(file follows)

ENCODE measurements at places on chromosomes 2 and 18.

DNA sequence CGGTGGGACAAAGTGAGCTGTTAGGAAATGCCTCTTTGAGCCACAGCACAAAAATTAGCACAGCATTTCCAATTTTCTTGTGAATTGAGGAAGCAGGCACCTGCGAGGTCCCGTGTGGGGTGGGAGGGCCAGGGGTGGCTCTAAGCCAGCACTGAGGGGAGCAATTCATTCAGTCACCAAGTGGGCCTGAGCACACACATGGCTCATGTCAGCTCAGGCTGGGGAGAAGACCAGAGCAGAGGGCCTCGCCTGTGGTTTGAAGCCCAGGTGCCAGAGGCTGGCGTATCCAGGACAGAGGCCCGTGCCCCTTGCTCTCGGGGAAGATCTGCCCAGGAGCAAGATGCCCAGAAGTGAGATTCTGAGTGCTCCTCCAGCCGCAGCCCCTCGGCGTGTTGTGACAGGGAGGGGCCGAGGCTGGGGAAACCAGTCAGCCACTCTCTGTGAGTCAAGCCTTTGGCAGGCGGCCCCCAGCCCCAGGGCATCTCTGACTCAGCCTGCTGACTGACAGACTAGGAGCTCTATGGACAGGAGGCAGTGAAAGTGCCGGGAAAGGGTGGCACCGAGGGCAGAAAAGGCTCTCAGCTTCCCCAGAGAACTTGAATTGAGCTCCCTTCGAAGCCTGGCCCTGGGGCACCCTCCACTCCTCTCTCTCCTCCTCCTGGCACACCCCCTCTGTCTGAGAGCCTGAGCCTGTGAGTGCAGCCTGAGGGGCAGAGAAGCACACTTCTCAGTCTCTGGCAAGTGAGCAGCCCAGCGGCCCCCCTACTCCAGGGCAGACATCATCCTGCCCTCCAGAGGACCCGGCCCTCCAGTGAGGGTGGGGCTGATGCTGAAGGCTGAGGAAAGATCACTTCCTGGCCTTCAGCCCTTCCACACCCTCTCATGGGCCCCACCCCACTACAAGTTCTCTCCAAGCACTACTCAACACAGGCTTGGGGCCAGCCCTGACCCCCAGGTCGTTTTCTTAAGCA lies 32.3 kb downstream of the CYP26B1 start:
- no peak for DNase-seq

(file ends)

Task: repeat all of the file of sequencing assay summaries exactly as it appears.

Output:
ENCODE measurements at places on chromosomes 2 and 18.

DNA sequence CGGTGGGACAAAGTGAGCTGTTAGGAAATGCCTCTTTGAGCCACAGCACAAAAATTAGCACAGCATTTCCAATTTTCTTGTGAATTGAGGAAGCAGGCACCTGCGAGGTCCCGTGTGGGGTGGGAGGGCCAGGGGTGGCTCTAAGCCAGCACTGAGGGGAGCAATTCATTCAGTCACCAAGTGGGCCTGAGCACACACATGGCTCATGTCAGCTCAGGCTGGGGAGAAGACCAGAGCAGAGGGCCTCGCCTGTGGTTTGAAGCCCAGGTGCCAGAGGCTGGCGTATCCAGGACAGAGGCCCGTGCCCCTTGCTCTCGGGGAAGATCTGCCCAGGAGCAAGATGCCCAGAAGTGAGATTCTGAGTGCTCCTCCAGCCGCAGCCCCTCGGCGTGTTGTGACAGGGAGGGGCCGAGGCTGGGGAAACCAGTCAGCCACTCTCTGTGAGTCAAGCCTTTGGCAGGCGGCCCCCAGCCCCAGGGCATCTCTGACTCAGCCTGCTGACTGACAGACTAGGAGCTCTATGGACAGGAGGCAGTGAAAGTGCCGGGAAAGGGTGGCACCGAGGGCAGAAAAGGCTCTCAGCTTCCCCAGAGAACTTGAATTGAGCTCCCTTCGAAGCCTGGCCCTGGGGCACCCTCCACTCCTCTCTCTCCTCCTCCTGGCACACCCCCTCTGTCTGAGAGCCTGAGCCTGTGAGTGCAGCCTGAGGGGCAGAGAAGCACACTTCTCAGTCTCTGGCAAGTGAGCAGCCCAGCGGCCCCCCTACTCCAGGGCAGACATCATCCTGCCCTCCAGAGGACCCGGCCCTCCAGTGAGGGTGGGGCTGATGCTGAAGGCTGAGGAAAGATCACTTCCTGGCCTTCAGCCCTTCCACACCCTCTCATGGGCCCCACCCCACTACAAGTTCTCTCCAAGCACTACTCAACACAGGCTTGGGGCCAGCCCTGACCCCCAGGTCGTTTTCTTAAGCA lies 32.3 kb downstream of the CYP26B1 start:
- no peak for DNase-seq